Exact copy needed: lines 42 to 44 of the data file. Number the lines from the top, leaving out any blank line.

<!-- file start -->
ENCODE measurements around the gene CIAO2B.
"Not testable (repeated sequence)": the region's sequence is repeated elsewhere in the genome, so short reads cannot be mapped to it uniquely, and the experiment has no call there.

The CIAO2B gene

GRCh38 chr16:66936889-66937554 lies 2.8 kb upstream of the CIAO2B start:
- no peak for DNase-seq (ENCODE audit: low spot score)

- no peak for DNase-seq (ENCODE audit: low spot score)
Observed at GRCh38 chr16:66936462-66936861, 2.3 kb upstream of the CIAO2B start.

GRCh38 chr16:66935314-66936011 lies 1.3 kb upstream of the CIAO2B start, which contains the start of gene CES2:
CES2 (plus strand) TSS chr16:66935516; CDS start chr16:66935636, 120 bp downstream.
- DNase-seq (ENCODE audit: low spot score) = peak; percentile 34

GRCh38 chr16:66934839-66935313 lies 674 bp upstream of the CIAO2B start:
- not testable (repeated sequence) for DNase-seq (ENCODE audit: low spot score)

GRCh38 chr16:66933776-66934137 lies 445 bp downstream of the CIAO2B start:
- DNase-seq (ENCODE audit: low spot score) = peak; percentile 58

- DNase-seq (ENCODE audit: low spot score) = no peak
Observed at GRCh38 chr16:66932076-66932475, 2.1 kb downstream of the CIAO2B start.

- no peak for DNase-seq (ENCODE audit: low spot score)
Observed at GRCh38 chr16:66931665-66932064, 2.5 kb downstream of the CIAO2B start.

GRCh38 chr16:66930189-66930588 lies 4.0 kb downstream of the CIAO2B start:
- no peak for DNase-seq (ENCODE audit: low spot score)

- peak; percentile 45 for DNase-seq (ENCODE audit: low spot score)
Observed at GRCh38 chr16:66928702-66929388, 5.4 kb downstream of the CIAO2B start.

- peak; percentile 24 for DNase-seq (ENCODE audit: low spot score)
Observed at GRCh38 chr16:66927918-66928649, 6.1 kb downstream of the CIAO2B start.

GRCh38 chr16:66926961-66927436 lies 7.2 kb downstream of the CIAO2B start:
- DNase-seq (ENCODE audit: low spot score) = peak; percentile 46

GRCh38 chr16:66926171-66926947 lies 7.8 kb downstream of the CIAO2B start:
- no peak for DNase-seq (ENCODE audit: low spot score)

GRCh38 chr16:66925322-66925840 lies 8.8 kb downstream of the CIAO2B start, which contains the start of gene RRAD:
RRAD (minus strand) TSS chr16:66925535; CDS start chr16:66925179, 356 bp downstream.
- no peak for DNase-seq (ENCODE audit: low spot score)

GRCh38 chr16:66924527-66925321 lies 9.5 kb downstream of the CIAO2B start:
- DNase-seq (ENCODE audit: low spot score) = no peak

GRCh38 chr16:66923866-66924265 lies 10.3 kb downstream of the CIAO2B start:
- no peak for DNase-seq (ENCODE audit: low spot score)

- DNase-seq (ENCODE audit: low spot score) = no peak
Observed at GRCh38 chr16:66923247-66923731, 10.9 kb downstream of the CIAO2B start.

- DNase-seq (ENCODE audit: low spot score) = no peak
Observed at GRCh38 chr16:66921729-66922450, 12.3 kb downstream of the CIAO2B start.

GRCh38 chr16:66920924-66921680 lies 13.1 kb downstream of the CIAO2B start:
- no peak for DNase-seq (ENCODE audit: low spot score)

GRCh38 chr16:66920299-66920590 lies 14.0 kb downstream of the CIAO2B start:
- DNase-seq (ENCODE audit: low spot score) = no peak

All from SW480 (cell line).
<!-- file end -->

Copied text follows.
GRCh38 chr16:66920299-66920590 lies 14.0 kb downstream of the CIAO2B start:
- DNase-seq (ENCODE audit: low spot score) = no peak

All from SW480 (cell line).